The Answer to Midwinter Salad Fatigue
Singing the kale salad blues? Escarole could change your tune. Get to know this sturdy, flavorful winter green — and our 5 favorite ways to prepare it.
What It Is
Although escarole looks like lettuce, it’s actually a type of endive, which accounts for its bittersweet and slightly peppery flavor. What makes the green such an asset in the kitchen is its versatility — escarole is sturdy enough to braise or bake until meltingly tender but equally delicious served blanched or raw and crisp.
Buying and Storing
Look for full heads with more tender, light-green center leaves than dark outer ones. The bunch should be smooth and blemish-free with no brown tips. Trim off the base to separate the leaves and wash under cold running water. Dry well, then wrap in several paper towels, seal in a bag, and refrigerate for up to 3 days.
How to Use It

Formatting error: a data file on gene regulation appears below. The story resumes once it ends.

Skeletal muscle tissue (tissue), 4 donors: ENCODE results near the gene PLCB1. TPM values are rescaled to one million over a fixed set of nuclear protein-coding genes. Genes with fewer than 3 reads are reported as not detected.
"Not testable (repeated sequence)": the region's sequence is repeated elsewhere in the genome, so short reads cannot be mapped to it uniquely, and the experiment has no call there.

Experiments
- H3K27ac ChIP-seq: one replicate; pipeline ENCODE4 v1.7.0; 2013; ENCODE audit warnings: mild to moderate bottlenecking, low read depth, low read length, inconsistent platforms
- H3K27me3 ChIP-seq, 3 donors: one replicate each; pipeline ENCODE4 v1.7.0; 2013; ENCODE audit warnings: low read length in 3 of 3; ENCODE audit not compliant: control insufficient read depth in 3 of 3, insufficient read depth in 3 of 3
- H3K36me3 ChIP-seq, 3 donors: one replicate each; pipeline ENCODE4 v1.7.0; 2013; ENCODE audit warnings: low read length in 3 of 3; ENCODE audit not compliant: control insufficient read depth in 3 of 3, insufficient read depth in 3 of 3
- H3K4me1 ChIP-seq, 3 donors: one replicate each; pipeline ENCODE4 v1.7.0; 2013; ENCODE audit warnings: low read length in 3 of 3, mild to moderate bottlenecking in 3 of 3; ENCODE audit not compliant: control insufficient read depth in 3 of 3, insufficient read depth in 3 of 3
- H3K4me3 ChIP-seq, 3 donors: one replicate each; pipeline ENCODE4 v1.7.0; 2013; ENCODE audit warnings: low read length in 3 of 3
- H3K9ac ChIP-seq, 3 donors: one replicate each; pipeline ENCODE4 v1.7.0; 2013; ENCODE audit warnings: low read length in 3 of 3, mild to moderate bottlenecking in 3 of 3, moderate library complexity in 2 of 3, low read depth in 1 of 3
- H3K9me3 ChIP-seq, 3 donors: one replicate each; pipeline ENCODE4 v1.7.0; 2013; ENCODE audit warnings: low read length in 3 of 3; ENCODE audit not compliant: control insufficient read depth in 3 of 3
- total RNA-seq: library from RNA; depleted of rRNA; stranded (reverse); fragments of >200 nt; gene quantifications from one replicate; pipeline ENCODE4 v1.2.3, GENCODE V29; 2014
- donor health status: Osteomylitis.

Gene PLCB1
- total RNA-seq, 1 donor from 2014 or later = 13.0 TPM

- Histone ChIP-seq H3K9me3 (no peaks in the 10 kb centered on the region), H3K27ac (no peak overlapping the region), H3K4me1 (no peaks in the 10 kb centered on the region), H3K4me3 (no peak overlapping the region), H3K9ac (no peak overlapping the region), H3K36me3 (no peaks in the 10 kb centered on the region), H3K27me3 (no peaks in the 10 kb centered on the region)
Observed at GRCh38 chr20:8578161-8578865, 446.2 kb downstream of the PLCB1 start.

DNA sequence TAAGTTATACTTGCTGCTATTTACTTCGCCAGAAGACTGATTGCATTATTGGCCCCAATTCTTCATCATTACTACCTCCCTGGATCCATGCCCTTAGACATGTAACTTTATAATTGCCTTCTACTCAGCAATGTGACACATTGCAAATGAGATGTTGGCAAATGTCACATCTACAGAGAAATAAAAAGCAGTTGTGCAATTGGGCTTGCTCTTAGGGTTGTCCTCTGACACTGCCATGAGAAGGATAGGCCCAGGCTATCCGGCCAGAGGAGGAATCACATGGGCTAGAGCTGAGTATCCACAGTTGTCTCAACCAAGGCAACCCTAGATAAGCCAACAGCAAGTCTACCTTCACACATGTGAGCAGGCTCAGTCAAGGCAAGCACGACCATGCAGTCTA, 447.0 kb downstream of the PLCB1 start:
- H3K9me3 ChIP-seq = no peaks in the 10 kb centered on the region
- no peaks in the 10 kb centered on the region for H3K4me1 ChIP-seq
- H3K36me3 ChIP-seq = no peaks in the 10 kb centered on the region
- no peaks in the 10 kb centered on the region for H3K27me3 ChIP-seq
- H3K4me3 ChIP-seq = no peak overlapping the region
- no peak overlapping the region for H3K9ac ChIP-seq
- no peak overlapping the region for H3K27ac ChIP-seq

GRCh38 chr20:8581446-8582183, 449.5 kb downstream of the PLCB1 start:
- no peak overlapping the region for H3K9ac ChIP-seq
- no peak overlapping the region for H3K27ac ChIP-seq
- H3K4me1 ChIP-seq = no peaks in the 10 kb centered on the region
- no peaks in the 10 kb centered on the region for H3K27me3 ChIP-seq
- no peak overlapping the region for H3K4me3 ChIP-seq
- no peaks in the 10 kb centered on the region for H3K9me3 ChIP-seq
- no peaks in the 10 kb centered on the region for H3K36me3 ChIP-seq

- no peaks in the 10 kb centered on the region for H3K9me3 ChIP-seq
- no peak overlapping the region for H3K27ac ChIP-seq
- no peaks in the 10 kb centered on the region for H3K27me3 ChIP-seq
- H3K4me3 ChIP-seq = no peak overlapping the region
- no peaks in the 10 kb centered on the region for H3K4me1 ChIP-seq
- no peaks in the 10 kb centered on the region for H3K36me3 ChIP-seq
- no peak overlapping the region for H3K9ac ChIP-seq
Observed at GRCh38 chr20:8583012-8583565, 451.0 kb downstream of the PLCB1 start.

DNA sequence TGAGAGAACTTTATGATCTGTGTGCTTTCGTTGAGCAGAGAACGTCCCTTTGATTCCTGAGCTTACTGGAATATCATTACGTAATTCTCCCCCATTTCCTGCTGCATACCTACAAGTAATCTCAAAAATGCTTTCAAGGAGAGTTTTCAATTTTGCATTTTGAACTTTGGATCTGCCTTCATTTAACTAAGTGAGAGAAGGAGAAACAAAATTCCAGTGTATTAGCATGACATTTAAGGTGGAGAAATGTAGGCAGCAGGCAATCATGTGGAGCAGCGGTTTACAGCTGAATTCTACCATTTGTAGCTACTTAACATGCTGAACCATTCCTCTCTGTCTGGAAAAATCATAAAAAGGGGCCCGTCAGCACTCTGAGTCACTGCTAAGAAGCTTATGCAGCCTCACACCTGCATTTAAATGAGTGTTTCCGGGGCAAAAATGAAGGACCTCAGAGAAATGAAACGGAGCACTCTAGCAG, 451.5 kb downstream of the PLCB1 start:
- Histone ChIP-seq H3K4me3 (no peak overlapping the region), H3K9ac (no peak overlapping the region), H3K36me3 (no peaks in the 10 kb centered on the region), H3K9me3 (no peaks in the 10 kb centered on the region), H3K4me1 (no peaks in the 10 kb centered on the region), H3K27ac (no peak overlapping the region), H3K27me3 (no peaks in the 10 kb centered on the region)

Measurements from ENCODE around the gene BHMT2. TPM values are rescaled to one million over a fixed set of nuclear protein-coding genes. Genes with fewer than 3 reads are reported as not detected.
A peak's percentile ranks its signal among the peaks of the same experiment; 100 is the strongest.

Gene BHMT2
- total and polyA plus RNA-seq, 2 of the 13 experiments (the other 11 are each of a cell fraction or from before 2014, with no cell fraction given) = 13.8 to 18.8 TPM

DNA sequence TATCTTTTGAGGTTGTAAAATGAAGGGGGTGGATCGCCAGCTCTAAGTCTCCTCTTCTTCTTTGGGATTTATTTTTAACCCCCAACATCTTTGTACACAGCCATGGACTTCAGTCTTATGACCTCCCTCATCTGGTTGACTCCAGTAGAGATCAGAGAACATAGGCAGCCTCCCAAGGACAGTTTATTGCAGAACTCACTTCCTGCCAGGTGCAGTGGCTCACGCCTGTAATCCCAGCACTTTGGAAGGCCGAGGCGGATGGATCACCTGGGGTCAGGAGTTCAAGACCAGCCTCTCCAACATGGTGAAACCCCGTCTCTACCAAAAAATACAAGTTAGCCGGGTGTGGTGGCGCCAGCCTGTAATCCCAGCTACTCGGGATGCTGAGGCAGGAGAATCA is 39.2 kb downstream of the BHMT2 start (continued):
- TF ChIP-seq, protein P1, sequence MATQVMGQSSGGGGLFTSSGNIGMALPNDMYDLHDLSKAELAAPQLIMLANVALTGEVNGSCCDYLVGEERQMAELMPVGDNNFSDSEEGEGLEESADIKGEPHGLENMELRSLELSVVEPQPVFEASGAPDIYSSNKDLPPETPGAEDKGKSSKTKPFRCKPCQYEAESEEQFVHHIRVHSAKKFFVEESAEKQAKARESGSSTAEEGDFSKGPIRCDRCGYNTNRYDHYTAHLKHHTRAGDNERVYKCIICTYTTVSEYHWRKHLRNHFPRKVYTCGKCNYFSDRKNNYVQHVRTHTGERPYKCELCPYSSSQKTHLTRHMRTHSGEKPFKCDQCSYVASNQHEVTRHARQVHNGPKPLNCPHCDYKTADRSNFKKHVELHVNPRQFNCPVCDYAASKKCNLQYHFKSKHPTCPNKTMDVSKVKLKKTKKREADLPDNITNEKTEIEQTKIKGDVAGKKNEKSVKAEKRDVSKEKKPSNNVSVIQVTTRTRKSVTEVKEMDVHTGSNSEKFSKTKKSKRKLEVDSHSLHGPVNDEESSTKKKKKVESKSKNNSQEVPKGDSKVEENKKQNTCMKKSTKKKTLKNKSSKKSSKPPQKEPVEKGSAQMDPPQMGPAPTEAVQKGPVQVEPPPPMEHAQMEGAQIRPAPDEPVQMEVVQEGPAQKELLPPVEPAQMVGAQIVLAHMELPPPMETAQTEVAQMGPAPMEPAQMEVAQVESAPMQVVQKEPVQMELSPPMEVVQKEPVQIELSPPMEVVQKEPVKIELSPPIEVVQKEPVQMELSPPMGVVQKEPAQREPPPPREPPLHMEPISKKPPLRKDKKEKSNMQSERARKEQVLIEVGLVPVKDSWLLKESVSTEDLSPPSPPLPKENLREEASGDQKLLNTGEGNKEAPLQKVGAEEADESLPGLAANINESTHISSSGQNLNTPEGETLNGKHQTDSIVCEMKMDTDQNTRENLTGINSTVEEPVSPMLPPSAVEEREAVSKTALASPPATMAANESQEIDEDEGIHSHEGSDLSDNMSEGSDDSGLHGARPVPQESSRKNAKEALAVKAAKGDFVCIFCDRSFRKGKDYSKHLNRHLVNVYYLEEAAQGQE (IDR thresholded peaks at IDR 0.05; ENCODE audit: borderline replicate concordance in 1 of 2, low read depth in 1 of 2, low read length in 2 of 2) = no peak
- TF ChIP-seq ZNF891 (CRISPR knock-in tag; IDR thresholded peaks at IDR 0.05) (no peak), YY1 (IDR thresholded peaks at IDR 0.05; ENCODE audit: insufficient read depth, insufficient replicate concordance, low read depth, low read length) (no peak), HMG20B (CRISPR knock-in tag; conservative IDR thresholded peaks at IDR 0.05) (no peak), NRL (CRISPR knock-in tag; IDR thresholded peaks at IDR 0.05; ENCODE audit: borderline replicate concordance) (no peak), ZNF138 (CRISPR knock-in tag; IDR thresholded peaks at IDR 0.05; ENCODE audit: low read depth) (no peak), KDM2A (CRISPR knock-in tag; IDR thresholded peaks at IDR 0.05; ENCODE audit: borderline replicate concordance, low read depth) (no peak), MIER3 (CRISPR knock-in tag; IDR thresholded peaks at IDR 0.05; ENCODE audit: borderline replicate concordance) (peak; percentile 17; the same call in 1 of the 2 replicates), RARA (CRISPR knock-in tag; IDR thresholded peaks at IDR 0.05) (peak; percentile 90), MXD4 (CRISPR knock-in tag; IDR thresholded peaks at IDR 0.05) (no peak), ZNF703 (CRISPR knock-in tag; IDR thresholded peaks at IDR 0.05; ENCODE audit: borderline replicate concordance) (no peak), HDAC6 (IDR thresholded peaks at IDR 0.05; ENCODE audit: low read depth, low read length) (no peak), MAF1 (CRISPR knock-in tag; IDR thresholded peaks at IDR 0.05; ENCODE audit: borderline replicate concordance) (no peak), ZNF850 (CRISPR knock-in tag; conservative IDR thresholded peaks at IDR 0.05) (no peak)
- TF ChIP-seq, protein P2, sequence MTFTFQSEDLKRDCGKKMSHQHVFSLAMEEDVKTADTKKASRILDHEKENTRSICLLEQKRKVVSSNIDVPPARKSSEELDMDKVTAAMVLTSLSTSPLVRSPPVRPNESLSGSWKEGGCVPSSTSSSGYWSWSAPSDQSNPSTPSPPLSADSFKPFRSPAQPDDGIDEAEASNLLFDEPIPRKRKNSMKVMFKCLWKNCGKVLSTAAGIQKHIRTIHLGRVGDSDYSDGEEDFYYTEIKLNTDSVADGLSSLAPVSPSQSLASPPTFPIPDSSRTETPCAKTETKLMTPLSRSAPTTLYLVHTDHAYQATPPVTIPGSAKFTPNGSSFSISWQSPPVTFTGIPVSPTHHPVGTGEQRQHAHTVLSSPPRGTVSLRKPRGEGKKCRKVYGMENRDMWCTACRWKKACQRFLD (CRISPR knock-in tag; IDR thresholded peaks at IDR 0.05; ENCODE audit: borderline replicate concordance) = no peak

Quartered heads can be brushed with oil and quickly grilled. Hardy outer leaves can be braised or chopped and used in stir-fries or sautes. Mix tender inner leaves with romaine to add flavor to a Caesar salad. Stir a couple handfuls of torn escarole into a soup or stew; it pairs especially well with white beans and sausage.
Escarole Salad with Green Apple Vinaigrette and Crispy Shallots
1/4 cup extra-virgin olive oil
1 large shallot, thinly sliced
Coarse salt and ground pepper
2 tablespoons white-wine or Champagne vinegar
1 teaspoon Dijon mustard
1 teaspoon honey
3 tablespoons diced peeled Granny Smith apple
1 large head escarole, trimmed and cut into bite-size pieces
2 celery stalks, cut into 1/2-inch pieces, plus 1/2̇ cup tender inner leaves
1. In a small skillet, heat oil and shallot over medium-high; cook, stirring frequently, until golden brown. With a slotted spoon, transfer shallot to paper towels to drain and season with salt and pepper. Let oil cool slightly.
2. In a large bowl, whisk together vinegar, mustard, honey, and apple. Slowly add oil from skillet, whisking until combined. Season with salt and pepper, then add escarole and celery stalks and leaves. Toss to combine and top with shallots.
Bacon-and-Escarole Grilled Cheese
Leftover bacon fat makes these sandwiches crisp and flavorful — no butter required!
12 slices bacon (12 ounces)
3 tablespoons Dijon mustard
1 tablespoon honey
8 slices sourdough bread
6 ounces sharp cheddar, sliced
1/2 small head escarole, trimmed and torn into bite-size pieces